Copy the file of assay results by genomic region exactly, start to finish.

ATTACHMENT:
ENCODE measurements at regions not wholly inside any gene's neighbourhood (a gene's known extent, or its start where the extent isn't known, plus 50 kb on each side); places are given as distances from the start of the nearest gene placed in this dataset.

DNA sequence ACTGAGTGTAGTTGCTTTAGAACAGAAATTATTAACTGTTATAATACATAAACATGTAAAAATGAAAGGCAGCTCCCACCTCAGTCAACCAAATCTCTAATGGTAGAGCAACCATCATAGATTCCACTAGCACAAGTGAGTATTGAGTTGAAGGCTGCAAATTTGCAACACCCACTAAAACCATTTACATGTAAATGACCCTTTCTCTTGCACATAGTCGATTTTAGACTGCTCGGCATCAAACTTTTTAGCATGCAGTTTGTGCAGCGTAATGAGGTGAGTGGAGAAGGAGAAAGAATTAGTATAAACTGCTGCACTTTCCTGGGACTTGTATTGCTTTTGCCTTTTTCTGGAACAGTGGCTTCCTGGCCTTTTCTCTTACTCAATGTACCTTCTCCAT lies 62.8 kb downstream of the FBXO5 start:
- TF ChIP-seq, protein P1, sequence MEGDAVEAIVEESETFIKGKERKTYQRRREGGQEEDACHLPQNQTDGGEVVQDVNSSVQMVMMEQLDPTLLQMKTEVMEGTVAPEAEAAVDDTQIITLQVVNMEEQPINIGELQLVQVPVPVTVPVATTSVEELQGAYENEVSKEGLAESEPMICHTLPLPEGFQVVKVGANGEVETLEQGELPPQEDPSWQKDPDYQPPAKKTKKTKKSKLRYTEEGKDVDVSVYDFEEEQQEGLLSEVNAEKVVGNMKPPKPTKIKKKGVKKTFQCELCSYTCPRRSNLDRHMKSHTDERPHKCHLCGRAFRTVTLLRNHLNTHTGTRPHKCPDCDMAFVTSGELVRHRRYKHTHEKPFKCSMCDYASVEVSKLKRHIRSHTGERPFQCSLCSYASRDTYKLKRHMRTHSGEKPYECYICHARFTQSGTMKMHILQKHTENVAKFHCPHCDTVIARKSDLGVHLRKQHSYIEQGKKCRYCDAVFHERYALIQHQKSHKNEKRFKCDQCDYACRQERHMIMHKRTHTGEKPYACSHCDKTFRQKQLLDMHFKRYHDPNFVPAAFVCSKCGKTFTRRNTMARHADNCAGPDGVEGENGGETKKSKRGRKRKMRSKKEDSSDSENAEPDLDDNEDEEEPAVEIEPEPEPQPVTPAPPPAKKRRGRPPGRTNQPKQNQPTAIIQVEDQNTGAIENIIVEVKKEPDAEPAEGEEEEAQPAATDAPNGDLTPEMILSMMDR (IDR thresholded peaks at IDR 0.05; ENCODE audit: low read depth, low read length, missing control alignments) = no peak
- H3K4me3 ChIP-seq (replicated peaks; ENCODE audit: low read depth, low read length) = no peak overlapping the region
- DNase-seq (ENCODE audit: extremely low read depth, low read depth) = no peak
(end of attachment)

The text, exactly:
ENCODE measurements at regions not wholly inside any gene's neighbourhood (a gene's known extent, or its start where the extent isn't known, plus 50 kb on each side); places are given as distances from the start of the nearest gene placed in this dataset.

DNA sequence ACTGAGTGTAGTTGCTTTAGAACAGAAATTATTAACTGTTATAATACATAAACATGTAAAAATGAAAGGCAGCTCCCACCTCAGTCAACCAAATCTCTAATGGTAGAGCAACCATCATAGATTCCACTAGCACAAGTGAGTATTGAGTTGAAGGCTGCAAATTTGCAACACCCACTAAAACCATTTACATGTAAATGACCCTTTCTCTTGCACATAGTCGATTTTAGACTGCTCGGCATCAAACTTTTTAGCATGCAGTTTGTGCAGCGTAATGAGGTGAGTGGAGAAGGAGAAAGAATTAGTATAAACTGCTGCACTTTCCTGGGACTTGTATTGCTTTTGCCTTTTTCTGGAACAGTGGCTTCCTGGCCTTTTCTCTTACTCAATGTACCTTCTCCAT lies 62.8 kb downstream of the FBXO5 start:
- TF ChIP-seq, protein P1, sequence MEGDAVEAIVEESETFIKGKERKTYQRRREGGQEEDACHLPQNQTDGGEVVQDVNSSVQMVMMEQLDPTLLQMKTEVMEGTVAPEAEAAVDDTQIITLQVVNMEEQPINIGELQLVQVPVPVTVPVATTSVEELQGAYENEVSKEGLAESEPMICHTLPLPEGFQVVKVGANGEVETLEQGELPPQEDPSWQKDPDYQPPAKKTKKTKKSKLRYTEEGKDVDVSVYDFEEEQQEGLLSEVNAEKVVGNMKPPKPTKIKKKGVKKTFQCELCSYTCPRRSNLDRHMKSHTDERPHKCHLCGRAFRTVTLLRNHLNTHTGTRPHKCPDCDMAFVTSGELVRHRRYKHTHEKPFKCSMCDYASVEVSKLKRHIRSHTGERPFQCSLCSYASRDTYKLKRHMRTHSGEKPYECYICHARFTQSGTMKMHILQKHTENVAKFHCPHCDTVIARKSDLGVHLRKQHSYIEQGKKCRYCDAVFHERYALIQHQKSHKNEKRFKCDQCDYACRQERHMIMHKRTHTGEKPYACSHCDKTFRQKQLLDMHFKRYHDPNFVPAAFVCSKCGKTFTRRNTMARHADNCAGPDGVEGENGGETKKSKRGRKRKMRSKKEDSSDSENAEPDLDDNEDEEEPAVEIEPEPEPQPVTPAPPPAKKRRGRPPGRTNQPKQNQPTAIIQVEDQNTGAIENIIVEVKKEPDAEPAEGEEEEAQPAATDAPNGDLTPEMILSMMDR (IDR thresholded peaks at IDR 0.05; ENCODE audit: low read depth, low read length, missing control alignments) = no peak
- H3K4me3 ChIP-seq (replicated peaks; ENCODE audit: low read depth, low read length) = no peak overlapping the region
- DNase-seq (ENCODE audit: extremely low read depth, low read depth) = no peak